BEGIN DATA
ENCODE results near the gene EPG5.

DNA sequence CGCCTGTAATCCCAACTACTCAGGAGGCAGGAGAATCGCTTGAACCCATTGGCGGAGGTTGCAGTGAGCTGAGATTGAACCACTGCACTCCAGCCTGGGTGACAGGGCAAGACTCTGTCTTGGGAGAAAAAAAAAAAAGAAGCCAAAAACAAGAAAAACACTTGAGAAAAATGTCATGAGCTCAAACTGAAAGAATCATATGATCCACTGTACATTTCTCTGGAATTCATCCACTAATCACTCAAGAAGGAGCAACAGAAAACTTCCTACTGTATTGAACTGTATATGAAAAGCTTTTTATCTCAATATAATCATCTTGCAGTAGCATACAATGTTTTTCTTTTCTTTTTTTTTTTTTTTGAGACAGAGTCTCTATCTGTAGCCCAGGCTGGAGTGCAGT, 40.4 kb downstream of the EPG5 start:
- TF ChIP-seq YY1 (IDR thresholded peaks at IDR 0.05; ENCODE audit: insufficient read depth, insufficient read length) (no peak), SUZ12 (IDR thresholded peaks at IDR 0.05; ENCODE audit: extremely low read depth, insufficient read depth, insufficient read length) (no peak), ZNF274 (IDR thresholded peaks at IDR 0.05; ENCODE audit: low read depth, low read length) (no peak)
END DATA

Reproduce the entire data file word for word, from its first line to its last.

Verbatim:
ENCODE results near the gene EPG5.

DNA sequence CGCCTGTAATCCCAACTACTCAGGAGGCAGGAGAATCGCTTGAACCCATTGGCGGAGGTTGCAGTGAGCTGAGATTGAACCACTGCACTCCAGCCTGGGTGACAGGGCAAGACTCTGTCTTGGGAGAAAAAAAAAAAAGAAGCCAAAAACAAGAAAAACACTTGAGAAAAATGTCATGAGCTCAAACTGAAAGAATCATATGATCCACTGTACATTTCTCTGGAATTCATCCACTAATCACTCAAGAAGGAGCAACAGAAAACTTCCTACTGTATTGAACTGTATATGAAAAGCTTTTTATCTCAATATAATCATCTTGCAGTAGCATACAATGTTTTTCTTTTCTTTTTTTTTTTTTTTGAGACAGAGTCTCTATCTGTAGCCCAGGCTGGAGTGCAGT, 40.4 kb downstream of the EPG5 start:
- TF ChIP-seq YY1 (IDR thresholded peaks at IDR 0.05; ENCODE audit: insufficient read depth, insufficient read length) (no peak), SUZ12 (IDR thresholded peaks at IDR 0.05; ENCODE audit: extremely low read depth, insufficient read depth, insufficient read length) (no peak), ZNF274 (IDR thresholded peaks at IDR 0.05; ENCODE audit: low read depth, low read length) (no peak)